6 May 2008

Sweeping condemnation of Transport Canada’s approach to aviation safety

Ottawa – In the rush to hand-off responsibility for air safety to the airlines themselves, Transport Canada failed to assess the risks inherent in this approach and maintain safety during this transition to Safety Management Systems (SMS), according to the Auditor General of Canada. 

The Auditor General also found that Transport Canada does not know what is the appropriate mix of proper safety oversight of the industry and how many aviation inspectors are required to deliver it. 

“Transport Canada has thrown caution to the wind when it comes to safety. For the past 3 years, Transport Canada has reduced safety oversight in favour of giving responsibility to the industry itself without any knowledge of the risks involved for the travelling public or ways to mitigate them,” said Captain Greg Holbrook, Chairman of the Canadian Federal Pilots Association. 

Sheila Fraser also found that Transport Canada has failed to measure the impact on safety of the shift of resources to SMS. 

“Without understanding the risks, Transport Canada cancelled key oversight programs like the National Audit Program, and canceled enforcement actions on serious infractions of safety regulations in order to implement SMS,” Holbrook said. 

Sheila Fraser found that Transport Canada’s aviation inspectorate of licenced pilots and engineers has declined by 8% even though the Department lacks a national human resources plan to ensure adequate staffing, recruitment and training of safety inspectors. 

In her sweeping condemnation of Transport Canada’s implementation of Safety Management Systems, the Auditor General found these shortcomings: 

  • 15% of Transport Canada inspectors have not received initial basic inspector training and an additional 15% have not received recurrent training;
  • There is no national data base tracking inspectors qualifications;
  • Transport Canada has not identified how many inspectors and engineers it needs with what skills. 

The Auditor General’s review of Transport Canada’s aviation safety oversight did not examine the second main pillar of SMS – delegation of licencing and oversight to industry lobby groups. 

The first such delegation occurred in January 2003 when Transport Canada handed off licencing and safety oversight to the Canadian Business Aviation Association – a lobby group for business aircraft operators.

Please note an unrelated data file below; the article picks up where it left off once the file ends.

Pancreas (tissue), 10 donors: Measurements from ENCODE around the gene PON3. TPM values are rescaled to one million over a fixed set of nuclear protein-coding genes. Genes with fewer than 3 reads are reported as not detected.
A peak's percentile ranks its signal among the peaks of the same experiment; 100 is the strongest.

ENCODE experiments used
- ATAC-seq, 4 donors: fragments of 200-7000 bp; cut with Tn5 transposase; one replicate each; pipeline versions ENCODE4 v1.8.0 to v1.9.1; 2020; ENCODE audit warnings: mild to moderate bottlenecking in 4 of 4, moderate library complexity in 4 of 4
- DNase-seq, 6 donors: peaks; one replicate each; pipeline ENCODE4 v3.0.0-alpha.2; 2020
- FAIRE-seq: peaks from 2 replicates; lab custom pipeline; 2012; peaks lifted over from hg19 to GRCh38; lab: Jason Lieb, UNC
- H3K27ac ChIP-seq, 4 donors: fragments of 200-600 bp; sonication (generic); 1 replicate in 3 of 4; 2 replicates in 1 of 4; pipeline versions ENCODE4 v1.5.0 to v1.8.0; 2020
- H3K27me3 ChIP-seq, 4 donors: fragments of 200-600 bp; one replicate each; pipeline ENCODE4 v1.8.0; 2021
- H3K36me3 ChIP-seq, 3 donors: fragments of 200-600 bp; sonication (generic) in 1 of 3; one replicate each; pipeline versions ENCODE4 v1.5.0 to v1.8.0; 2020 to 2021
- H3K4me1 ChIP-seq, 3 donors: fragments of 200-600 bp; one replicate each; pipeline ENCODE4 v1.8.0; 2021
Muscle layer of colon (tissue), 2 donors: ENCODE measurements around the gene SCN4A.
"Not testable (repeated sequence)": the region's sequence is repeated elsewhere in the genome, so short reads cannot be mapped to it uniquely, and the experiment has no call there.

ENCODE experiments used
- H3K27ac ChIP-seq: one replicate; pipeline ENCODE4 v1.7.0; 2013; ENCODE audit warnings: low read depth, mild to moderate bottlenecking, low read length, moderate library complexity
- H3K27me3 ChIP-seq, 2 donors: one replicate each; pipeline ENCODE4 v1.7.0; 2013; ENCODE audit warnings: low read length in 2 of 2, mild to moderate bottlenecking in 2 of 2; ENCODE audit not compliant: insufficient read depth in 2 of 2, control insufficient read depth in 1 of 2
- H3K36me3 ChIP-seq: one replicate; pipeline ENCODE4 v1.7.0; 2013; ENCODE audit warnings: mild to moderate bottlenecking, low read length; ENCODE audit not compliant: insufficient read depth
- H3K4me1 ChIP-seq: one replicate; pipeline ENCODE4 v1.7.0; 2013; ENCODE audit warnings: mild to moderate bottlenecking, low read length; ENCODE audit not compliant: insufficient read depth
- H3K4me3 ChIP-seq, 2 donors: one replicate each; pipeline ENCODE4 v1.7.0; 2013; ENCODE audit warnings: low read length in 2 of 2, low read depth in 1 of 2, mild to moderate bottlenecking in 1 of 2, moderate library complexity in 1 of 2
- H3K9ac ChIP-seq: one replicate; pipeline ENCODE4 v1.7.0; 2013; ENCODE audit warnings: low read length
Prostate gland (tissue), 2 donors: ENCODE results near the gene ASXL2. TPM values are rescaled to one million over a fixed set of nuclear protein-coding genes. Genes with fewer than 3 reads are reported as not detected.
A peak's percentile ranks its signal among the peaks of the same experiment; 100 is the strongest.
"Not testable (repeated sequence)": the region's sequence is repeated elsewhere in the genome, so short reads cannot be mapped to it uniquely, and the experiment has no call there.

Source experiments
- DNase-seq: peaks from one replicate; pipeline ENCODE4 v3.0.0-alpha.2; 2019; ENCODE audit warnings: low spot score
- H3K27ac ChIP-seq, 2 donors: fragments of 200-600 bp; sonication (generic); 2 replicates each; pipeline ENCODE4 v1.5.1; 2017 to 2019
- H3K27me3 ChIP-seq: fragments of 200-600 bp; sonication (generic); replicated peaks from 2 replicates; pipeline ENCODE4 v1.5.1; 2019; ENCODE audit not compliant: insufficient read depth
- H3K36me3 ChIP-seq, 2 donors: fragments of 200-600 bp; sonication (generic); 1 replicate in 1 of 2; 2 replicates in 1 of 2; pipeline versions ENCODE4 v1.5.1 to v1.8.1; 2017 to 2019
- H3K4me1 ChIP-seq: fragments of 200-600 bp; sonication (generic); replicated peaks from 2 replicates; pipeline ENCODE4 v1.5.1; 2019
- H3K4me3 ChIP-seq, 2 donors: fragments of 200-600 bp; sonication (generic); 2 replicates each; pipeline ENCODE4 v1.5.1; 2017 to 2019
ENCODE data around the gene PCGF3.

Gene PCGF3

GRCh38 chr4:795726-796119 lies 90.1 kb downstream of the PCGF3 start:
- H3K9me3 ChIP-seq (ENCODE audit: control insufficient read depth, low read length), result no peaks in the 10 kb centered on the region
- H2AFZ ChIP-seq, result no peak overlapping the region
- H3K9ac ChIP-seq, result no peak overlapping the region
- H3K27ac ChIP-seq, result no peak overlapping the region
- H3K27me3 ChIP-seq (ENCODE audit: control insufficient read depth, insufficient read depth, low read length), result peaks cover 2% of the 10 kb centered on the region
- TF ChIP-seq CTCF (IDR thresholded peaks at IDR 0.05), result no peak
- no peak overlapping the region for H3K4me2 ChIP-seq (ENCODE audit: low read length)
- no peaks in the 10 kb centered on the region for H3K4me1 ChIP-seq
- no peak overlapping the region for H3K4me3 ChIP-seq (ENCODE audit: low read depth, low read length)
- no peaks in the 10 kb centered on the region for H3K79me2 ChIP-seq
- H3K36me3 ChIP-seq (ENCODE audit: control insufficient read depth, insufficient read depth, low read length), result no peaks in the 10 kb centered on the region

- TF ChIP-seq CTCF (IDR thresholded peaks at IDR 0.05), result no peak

A startling review of the CBAA’s Safety management System has found that business aircraft like the corporate plane that crashed last month near Wainwright, Alberta have operated without any independent safety oversight for more than five years, according to documents obtained via the Access to Information Program. 

The March 2007 audit found its safety program, known as a Safety Management System or SMS, “does not provide any planned or structured oversight of private operators”. 

The Transport Canada audit and related documents which have only now come to light also found that the CBAA: 

  • does not collect and analyze safety data and risk factors
  • does not punish private operators for safety violations so there are no consequences for violating the rules
  • lacks procedures for suspending or cancelling an operator certificate in the event of serious safety problems
  • does not track its own safety program to ensure it meets government standards 

The CBAA does not have a team of aviation inspectors which travels to audit individual operators of business aircraft, as Transport Canada once did. Instead, the business aircraft operators contract the audit service from a private supplier, thereby eliminating third party independence in the audit process altogether. 

Transport Canada will soon delegate safety oversight to lobby groups in the helicopter sector and airports. 

“These findings make a mockery of Transport Canada assertion that Safety Management Systems are an additional layer of safety and their insistence that this is not a shift to self-regulation of aviation safety,” said Holbrook. 

Recent revelations of widespread safety violations and maintenance problems among airlines in the United States and concerns that The Federal Aviation Administration – the US aviation regulator – has become too cozy with the industry should give Canadians pause because Canada’s regulator is giving away it responsibility for safety to the industry itself. 



For information: Jim Thompson 613-447-9592

Attachment: What is SMS?